57 Pages Posted: 11 Mar 2017 Last revised: 5 Apr 2017
Date Written: March 9, 2017
This article offers the first comprehensive review of the interdisciplinary state of knowledge regarding anti-corruption policies, with a particular focus on reducing corruption among civil servants. Drawing on the work of economists, political scientists, sociologists, and anthropologists, we examine seven categories of anti-corruption strategies: (1) rewards and penalties; (2) monitoring; (3) restructuring bureaucracies; (4) screening and recruiting; (5) anti-corruption agencies; (6) educational campaigns; and (7) international agreements. Notably, rigorous empirical evaluation is lacking for the majority of commonly prescribed anti-corruption strategies. Nevertheless, we find growing evidence of the effectiveness of anti-corruption audits and e-governance. In addition, adequate civil service wages seem to be a necessary but insufficient condition for control of corruption. An emerging skepticism regarding the effectiveness of anti-corruption agencies also is apparent in the literature. We conclude with broader lessons drawn from our review, such as the recognition that when corruption is a systemic problem, it cannot be treated in the long-term with individual-level solutions.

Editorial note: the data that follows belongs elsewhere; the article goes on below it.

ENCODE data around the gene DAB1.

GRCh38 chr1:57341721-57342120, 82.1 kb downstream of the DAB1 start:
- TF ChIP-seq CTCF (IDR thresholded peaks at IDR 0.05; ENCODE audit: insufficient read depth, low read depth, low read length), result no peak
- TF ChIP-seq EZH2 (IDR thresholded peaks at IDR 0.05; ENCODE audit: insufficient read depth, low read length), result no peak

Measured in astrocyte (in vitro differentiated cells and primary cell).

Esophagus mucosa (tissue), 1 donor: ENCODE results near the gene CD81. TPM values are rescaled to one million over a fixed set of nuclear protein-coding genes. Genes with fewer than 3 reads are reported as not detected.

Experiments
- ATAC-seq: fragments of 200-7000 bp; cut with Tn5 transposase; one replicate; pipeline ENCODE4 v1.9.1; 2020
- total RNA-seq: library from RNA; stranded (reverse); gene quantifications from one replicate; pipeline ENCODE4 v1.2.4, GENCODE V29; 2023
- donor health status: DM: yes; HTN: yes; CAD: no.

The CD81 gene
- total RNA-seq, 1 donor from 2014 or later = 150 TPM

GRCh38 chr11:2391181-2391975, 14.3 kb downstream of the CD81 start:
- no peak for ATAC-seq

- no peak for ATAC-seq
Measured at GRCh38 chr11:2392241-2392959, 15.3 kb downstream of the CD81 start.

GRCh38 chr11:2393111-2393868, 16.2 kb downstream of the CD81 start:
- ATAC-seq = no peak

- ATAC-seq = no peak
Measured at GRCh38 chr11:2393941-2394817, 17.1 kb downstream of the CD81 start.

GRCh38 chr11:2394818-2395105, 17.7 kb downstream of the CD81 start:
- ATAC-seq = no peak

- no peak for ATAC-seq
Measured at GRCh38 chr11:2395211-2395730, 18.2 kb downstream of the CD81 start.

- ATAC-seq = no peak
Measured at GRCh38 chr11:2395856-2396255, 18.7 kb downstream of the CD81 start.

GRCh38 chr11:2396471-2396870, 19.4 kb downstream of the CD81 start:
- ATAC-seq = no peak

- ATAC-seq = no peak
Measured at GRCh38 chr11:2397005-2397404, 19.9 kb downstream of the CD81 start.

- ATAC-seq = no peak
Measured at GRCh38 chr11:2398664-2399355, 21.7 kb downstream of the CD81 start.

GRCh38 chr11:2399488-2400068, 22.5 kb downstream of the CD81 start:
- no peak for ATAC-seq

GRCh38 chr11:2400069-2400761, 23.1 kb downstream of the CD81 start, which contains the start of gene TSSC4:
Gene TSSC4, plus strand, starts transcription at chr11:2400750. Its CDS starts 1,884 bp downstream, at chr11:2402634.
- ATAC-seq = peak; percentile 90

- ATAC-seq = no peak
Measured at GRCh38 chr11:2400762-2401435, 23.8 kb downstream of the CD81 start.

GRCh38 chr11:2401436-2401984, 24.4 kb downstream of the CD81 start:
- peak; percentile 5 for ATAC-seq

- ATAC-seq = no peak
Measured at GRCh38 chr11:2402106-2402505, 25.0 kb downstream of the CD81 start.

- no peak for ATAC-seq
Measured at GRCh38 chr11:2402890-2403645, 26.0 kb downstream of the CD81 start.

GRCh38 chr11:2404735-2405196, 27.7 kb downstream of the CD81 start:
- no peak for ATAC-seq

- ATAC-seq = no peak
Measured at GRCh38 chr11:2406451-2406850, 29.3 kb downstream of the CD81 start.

Keywords: Corruption, Bureaucracy, Anti-Corruption Policy, Interdisciplinary Review
JEL Classification: D73, H83, O17, Z13
Suggested Citation: Suggested Citation
Gans-Morse, Jordan and Borges, Mariana and Makarin, Alexey and Mannah Blankson, Theresa and Nickow, Andre and Zhang, Dong, Reducing Bureaucratic Corruption: Interdisciplinary Perspectives on What Works (March 9, 2017). Available at SSRN: https://ssrn.com/abstract=2930520